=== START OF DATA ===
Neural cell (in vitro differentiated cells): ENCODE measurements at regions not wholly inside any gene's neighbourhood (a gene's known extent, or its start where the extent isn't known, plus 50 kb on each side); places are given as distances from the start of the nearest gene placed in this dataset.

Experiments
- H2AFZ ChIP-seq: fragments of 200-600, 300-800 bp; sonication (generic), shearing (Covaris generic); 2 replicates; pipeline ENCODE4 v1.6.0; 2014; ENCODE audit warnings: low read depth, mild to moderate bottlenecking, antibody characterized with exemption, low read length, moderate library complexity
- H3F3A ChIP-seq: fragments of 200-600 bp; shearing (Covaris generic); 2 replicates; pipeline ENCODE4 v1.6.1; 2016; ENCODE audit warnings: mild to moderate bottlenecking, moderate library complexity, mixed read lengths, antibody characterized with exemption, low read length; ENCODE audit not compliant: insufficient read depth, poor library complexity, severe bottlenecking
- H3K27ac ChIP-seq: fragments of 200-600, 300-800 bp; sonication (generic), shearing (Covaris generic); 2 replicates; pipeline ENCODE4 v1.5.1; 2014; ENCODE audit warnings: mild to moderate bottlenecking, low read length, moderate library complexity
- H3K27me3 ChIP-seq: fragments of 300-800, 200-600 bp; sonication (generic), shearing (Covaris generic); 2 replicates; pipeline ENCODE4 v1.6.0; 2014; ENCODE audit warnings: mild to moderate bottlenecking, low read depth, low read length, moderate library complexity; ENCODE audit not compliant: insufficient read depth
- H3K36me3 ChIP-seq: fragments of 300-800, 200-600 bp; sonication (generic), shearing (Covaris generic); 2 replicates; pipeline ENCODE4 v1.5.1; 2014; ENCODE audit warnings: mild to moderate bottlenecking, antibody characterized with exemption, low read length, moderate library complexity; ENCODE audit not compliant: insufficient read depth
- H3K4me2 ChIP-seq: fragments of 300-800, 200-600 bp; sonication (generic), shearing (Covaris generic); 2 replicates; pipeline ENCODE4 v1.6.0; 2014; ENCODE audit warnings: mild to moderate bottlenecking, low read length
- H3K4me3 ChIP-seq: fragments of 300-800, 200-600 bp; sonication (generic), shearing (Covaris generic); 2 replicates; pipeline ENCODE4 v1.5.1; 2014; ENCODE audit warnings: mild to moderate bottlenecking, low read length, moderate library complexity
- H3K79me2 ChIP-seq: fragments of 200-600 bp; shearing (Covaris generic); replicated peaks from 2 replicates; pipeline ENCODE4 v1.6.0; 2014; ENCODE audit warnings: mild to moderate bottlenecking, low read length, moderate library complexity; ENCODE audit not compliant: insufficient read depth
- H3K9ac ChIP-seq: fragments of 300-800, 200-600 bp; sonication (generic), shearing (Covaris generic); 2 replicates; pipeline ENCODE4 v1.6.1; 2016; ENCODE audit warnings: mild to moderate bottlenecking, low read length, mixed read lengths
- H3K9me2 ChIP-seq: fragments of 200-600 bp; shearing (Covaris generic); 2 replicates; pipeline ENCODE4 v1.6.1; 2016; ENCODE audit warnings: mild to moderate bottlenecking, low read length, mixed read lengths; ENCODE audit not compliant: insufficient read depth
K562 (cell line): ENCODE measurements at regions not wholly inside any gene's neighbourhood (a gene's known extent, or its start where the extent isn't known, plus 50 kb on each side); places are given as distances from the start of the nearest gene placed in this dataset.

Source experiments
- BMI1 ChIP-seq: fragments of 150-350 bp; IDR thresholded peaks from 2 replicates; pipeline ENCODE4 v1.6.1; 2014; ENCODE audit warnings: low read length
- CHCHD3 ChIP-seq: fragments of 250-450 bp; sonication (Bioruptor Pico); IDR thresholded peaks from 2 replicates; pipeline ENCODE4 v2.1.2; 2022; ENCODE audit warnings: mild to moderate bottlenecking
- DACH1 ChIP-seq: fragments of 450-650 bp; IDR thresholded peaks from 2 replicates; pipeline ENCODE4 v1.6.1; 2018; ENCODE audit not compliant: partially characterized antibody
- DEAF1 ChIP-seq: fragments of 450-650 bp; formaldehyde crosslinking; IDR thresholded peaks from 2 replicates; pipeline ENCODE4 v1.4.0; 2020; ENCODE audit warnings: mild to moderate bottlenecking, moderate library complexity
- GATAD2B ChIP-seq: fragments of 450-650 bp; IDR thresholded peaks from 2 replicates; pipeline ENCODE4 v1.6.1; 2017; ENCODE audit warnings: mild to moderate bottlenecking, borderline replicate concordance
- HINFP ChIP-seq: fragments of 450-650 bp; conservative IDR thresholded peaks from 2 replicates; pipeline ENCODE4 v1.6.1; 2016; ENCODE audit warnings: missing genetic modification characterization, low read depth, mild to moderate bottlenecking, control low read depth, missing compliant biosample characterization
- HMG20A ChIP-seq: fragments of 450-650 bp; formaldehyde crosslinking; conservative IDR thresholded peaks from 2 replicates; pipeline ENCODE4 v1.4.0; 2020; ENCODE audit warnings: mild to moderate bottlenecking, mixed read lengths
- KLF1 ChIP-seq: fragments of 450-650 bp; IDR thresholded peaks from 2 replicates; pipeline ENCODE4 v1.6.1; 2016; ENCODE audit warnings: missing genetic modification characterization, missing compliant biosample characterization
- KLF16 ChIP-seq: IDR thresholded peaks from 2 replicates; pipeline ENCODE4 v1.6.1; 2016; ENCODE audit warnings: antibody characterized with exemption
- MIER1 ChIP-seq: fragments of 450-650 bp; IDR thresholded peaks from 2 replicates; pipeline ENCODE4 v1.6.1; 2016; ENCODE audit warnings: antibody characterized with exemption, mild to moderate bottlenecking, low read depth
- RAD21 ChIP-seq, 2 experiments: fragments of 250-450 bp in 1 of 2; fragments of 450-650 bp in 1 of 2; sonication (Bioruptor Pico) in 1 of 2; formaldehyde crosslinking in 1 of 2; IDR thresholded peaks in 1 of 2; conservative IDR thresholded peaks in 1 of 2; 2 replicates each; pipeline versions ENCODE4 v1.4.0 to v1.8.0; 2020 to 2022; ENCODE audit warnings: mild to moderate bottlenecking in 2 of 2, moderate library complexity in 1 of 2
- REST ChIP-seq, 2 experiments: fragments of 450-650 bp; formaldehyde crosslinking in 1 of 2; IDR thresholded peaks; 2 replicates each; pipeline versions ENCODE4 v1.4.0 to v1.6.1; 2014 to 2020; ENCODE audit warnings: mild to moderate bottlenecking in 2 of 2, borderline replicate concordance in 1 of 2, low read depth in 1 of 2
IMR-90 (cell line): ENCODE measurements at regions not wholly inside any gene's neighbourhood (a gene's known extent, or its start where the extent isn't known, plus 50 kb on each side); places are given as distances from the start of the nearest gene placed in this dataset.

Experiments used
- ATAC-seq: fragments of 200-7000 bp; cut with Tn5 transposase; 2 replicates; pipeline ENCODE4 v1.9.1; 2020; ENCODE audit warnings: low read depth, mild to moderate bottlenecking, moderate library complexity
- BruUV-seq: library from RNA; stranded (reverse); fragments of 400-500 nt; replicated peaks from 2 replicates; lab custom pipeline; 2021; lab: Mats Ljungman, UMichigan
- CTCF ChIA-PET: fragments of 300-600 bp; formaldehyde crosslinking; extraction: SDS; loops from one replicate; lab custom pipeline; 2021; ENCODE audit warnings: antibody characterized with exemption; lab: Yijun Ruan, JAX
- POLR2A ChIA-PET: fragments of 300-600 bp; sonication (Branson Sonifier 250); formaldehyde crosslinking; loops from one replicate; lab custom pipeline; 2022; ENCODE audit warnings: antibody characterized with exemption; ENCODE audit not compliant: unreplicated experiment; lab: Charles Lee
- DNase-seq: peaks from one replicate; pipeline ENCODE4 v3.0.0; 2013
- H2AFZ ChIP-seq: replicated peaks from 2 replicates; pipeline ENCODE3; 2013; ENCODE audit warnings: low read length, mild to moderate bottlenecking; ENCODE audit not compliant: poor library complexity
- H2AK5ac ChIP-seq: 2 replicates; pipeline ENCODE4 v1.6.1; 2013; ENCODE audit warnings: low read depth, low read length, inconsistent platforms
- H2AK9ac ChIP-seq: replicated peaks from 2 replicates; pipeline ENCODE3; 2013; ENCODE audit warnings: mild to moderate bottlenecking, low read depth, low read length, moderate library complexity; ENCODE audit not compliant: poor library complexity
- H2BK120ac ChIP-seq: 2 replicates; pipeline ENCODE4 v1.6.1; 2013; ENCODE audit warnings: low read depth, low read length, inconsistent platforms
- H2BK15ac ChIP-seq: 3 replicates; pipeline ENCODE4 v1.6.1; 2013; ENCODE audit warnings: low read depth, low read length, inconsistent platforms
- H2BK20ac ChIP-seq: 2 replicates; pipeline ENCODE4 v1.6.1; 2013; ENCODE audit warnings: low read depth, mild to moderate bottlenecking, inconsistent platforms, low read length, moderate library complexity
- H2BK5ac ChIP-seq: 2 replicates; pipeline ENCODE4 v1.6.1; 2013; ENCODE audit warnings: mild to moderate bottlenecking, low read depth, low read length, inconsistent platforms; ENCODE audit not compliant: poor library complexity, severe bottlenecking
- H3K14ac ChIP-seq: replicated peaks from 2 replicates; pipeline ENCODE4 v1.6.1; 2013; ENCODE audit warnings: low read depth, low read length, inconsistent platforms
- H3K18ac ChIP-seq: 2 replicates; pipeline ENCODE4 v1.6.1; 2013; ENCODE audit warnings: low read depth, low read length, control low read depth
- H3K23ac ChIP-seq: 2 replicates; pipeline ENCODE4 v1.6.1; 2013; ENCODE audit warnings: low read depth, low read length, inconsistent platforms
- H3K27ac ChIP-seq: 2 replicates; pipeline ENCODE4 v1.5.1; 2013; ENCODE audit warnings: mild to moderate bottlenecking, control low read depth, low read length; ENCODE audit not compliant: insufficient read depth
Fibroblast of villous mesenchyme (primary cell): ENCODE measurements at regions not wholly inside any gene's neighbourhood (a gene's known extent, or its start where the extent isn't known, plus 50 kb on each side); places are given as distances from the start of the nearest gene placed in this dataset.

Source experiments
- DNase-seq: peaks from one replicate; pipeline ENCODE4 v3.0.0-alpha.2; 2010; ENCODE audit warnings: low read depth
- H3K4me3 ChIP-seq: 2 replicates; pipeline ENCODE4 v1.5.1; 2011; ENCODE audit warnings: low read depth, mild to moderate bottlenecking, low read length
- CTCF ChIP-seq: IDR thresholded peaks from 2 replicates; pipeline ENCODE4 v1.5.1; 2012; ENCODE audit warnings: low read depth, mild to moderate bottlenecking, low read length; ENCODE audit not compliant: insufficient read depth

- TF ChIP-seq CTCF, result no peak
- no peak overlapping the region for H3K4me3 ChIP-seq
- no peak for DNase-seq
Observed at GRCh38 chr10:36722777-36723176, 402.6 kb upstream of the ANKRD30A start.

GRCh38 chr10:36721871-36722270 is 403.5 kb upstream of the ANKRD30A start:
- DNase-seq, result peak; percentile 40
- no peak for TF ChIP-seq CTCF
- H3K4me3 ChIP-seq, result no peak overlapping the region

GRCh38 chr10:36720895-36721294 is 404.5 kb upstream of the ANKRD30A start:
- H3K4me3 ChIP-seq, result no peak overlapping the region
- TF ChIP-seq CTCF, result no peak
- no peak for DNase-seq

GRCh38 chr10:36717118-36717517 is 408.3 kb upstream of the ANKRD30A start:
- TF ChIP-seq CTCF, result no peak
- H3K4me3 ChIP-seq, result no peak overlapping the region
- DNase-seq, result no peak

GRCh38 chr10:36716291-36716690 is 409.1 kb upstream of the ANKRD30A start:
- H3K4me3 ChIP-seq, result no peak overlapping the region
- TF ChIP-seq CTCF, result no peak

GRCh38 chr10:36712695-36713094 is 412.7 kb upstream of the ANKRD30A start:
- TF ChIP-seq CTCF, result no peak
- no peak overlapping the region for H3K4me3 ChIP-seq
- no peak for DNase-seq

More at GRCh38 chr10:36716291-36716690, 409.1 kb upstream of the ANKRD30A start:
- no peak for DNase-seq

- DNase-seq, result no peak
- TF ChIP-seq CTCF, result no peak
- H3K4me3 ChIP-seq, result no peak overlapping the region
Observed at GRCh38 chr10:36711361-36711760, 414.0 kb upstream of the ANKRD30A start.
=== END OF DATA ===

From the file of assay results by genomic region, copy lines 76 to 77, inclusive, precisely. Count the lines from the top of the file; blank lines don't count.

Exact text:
- TF ChIP-seq CTCF, result no peak
- H3K4me3 ChIP-seq, result no peak overlapping the region